I am also throwing it out to my fellow experts to participate in the exercise and to help me sort through what we get in response to share with the rest of the PMI community.

So what say you all?

Here is the link where you can answer the question – you can offer up to three separate responses of the behaviors you feel would help you to make a difference.

It`s a single question survey and no need to ponder too deeply so you should be able to do it in a minute or less.

GO!

(BTW - it's an anonymous survey)

Also feel free to share with your colleagues and other professional contacts. The more the merrier!

If you will  be at the congress come on by anytime and talk to me and the rest of the experts about the results of the question and the blog post it will spawn.

If you’d like to talk strategic intent, adaptive strategy, back-casting over forecasting, outcomes over outputs, any of the agilities, or pretty much anything you think I may be able to help you with in making a difference in your world, here is my availability during the conference:

  • Saturday the 28th from 1:30 to 4:30
  • Sunday the 29th from 3:00 to 5:00
  • Monday the 30th from 9:00 to 12:00

You can also connect with me at:

  • https://twitter.com/cooperlk99
  • https://www.linkedin.com/in/lawrencekcooper
  • www.TheAgilitySeries.com
     

 

Posted by Lawrence Cooper on: September 27, 2017 02:47 PM | Permalink | Comments (5)

Making a Difference: Leaders are Everywhere...waiting...

Me again on the topic of making a difference.

I came across an article I though I'd share called How to Build Community Leaders of Today—and Tomorrow—Through Student Genius Hours.

In the spirit of Google's 20% time, Jen Schneider, a middle school Language Arts teacher in Omaha, Nebraska, decided to set aside one hour per week for her students to explore any question they would like. During Genius Hours "students get to use at least one hour of their class time each week to explore their own questions, create projects, and share with others."

From the article:

Genius Hour taught me to let go and let my students showcase their roles as active, engaged citizens. Their voices are powerful, and sometimes even stronger than our own.

These connections are beneficial not only for our students but the community at-large. Fostering relationships within the places where our students will attend school and possibly contribute as working members of society is beneficial for the common good.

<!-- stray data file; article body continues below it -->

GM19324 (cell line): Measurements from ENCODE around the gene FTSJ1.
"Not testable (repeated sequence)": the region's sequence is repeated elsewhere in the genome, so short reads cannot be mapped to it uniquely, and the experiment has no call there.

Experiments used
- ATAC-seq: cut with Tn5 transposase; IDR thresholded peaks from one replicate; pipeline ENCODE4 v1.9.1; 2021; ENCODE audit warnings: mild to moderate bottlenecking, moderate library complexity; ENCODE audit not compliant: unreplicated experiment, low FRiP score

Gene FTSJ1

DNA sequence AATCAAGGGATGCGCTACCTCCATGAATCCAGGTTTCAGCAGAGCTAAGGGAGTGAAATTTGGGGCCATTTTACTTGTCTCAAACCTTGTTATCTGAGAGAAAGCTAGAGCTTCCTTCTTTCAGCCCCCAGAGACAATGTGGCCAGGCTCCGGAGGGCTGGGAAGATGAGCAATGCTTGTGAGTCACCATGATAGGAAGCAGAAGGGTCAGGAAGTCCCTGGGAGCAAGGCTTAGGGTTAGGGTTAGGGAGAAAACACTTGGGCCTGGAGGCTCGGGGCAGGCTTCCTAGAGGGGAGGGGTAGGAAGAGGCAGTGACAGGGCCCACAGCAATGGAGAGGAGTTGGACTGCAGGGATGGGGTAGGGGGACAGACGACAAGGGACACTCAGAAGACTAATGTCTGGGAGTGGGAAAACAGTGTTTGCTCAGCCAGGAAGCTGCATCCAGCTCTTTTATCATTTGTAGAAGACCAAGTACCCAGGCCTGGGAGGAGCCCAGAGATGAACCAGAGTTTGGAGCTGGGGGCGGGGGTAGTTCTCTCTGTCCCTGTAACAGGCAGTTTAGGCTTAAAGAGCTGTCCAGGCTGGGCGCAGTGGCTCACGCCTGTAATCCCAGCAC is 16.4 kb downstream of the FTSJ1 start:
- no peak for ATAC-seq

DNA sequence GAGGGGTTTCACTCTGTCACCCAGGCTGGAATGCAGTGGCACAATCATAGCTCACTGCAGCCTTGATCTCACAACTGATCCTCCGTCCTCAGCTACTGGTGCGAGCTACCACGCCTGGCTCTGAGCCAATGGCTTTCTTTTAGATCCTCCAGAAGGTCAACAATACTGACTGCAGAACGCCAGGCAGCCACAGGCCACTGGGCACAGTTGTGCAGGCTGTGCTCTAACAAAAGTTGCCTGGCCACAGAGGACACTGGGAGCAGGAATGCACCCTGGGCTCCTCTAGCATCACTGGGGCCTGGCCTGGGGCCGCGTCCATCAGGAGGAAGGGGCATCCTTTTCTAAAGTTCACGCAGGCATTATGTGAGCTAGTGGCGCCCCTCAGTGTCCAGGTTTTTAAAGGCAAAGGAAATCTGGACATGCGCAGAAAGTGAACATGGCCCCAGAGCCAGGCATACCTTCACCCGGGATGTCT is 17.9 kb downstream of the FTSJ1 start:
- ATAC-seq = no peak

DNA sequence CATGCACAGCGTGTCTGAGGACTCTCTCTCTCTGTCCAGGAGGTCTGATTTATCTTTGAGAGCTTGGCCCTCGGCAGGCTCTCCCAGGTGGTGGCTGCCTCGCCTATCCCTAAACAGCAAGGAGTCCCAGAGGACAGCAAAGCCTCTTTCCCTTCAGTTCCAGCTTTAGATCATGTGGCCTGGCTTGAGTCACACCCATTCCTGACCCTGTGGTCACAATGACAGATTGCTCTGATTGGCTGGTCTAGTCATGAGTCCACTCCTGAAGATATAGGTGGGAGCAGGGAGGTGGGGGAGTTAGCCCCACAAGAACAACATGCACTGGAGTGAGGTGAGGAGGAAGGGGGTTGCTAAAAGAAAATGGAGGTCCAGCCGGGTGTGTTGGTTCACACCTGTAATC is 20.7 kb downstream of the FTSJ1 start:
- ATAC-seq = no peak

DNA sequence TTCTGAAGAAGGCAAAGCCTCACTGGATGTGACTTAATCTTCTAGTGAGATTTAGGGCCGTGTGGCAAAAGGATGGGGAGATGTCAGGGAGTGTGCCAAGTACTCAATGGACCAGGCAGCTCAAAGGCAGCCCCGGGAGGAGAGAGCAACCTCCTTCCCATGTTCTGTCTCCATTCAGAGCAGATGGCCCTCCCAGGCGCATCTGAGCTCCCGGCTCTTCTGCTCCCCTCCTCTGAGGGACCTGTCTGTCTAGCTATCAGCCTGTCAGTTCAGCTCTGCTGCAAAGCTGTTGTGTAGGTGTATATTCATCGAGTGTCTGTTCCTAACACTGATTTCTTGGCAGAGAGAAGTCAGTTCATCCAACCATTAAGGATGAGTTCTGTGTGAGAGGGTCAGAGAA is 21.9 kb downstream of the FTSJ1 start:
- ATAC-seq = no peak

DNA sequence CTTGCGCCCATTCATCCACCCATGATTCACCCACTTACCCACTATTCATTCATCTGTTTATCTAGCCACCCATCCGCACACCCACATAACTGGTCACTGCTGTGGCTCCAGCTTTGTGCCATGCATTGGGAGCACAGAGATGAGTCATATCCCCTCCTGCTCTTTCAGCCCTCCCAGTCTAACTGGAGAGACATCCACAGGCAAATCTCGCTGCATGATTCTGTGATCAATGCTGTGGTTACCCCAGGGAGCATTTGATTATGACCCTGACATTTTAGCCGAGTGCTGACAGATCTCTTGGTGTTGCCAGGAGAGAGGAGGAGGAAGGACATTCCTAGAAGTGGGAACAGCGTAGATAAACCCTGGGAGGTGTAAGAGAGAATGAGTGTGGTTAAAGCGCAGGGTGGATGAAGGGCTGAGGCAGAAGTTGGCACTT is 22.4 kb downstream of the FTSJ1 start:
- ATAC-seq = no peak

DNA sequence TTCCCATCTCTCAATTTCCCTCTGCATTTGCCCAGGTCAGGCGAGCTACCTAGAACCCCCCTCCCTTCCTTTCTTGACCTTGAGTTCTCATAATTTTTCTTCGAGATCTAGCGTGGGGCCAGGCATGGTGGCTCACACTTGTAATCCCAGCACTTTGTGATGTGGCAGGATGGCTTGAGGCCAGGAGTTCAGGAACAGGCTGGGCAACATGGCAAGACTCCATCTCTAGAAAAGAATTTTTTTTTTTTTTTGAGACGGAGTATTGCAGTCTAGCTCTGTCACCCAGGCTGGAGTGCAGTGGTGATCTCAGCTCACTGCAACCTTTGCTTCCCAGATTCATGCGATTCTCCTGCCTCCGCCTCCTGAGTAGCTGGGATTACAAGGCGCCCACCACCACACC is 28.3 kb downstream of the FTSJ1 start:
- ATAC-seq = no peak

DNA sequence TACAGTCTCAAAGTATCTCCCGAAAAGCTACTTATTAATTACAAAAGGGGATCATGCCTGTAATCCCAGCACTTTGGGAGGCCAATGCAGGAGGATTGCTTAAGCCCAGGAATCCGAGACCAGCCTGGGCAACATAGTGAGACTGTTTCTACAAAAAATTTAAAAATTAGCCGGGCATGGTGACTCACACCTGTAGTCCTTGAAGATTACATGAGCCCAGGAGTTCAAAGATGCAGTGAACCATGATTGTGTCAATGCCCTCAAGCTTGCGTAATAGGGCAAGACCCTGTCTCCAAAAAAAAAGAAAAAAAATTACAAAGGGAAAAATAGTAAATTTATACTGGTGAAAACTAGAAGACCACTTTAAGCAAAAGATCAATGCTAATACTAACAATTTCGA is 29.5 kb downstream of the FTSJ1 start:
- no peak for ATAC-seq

Our students are future employees and leaders, but we shouldn’t be telling them that we’re preparing them for the future. In fact, programs like Genius Hour are preparing them for right now. They can make a difference today in their classrooms, cities, and the world.

So here we have a bunch of Grade 8 students, whose teacher recognized the value of creating a safe environment, facilitated their curiosity, and most importantly let them explore and find their own way. What resulted was far more that she or anyone else could have possibly imagined:

  • leaders emerged that no one knew existed in their midst
  • serendipity happened - they built off of each others ideas and willingness to try new things
  • students learned real world skills - building business cases, understanding of the importance of contributing to the social good, etc.
  • it broke the artificial barriers between teacher and student
  • it enabled some children to identify career aspirations - in grade 8!

So what does this have to do with making a difference in the world we live in at work? The answer is a lot:

  • potential leaders are all around us - are we creating the safe environment for them to emerge?
  • serendipity is huge force-multiplier - do we enable it or do we expect our people to sit in their cubes as they quietly beaver away on the work we told them to do?
  • learning new skills and capabilities help us in what we are doing right now, and pays huge dividends the more we acquire - do we encourage and facilitate that for our teams?
  • people often feel their leaders are not approachable or we require them to "follow the chain of command" - why can't we allow anyone to talk to anyone else in our organizations if it can help make things better?
  • people can get pigeon-holed according to their roles - but do you really know what they are capable of beyond their current role? Do you really think they have no other capabilities beyond what their current role requires? Do you really believe they necessarily want to do that role for their lives?

As leaders we have an obligation to create a safe environment, to facilitate the curiosity of our people, and to let them explore and find their own way in making choices about how best to do their work. It enables them to figure out how they can best make a difference. In so doing, we liberate ourselves from the burdens of management and share the benefits of leadership, wherever it may reside in our midst.

What do you think - can we do a better job of facilitating others to make a difference today so that our organizations benefit now and continue to do so in the long run?

If you’d like to talk strategic intent, adaptive strategy, back-casting over forecasting, outcomes over outputs, any of the agilities, or pretty much anything you think I may be able to help you with in making a difference in your world, here is my availability during the conference:

  • Saturday the 28th from 1:30 to 4:30
  • Sunday the 29th from 3:00 to 5:00
  • Monday the 30th from 9:00 to 12:00

Posted by Lawrence Cooper on: September 15, 2017 09:05 AM | Permalink | Comments (6)